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Joe O'Dea, Republican nominee for the U.S. Senate seat held by Democrat Michael Bennet, speaks during a primary election night watch party, late Tuesday, June 28, 2022, in Denver.
Joe O'Dea, Republican nominee for the U.S. Senate, attends a primary election night watch party, in Denver, on June 28, 2022.David Zalubowski / AP file

Colorado Senate hopeful responds to Trump: 'I’m not going to be owned by any party.'

Following attacks from former President Donald Trump, Colorado Senate Republican nominee Joe O'Dea stands by his commitment not to support Trump in 2024.


Businessman Joe O'Dea, the Republican Party's nominee in the Colorado Senate race, said Wednesday he is “not going to be owned by any party” as he responded to criticism from former President Donald Trump, who called him a RINO ("Republican In Name Only").

“I respect the president’s opinion. He’s entitled to that, but I'm like most Americans, we want to move the country forward,” O’Dea told Meet the Press Now, “I’m not going to be owned by any party. I’m going to vote for Colorado first.”

Trump’s comments came a day after O’Dea said he would actively campaign against him in 2024. O’Dea has not only distanced himself from Trump but also from a prominent Republican proposal on abortion — South Carolina Sen. Lindsey Graham’s 15 week federal ban.

O'Dea says he backs codifying abortion access through the first five months of pregnancy, as well as allowing exceptions for rape, incest and life of the mother. But asked about his decision to sign a petition to get a measure aimed at restricting abortion access at 22 weeks onto the state's 2020 ballot (that measure didn't include some of those exceptions O'Dea says he now supports), he told Meet the Press NOW said he's firm in his position.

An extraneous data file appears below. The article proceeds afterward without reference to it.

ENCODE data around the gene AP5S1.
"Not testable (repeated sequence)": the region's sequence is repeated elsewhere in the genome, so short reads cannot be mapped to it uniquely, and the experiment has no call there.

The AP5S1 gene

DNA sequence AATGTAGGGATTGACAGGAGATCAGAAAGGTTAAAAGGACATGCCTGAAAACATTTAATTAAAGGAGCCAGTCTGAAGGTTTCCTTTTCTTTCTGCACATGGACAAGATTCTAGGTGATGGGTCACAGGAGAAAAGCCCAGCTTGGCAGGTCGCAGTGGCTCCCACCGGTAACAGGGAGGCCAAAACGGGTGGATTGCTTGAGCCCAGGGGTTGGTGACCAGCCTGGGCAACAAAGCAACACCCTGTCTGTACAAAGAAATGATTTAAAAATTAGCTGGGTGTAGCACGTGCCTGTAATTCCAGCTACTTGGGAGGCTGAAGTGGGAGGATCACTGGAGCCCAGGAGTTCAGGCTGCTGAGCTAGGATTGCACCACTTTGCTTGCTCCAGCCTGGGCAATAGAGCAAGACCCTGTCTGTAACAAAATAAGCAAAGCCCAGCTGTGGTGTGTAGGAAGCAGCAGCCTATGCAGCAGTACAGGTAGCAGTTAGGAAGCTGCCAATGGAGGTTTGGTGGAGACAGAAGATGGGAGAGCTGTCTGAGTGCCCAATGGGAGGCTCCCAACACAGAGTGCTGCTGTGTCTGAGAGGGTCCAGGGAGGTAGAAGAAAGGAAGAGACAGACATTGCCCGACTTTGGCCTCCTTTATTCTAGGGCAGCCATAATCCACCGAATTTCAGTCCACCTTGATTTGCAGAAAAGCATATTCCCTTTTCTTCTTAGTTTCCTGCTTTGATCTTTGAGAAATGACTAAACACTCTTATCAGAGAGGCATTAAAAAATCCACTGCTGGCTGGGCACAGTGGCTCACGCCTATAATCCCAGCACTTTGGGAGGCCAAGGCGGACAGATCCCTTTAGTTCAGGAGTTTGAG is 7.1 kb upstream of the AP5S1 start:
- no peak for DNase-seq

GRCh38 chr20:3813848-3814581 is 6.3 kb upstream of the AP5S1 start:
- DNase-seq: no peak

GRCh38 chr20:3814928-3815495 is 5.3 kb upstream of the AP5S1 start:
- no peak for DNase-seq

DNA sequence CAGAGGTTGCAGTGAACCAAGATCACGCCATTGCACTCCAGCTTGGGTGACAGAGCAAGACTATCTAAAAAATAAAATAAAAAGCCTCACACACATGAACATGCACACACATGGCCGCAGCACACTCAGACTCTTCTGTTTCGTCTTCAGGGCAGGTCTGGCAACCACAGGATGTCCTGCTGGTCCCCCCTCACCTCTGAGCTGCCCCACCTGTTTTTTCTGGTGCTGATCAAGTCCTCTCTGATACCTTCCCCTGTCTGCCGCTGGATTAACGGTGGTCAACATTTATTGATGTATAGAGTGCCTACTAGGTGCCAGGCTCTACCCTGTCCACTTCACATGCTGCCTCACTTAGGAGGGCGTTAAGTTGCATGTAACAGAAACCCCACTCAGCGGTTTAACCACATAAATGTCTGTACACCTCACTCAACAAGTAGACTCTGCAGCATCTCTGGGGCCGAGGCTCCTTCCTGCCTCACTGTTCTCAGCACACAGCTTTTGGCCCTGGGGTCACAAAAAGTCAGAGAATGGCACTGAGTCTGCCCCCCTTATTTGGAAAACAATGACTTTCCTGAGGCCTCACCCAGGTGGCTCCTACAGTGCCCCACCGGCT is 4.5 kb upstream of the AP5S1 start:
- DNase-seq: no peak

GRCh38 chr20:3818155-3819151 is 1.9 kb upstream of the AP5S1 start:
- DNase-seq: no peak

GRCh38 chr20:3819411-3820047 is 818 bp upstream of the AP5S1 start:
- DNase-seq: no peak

“I’ve always been opposed to late term abortion,” O’Dea said, “for the first five months that decision belongs between a woman and her doctor.”

As far as his own race goes, O’Dea is running against Democratic Sen. Michael Bennet. A recent poll from Marist found Bennet up by 7%, 48% to 41%, among registered voters.

O’Dea also dodged when asked about whether Trump should testify in front of the House committee investigating the Jan. 6, 2021 attack on the Capitol. But he lamented what happened that day and repeated his opposition to seeing Trump on the ballot next year.

“Look, President Trump’s going to do what President Trump wants to do. And that’s his decision, not mine,” O’Dea said, “I believe that was a blackout. I don’t think it was a good day for America. It’s time to move us forward. And that’s why I don’t want Biden or Trump to run again. Let’s move this country forward.”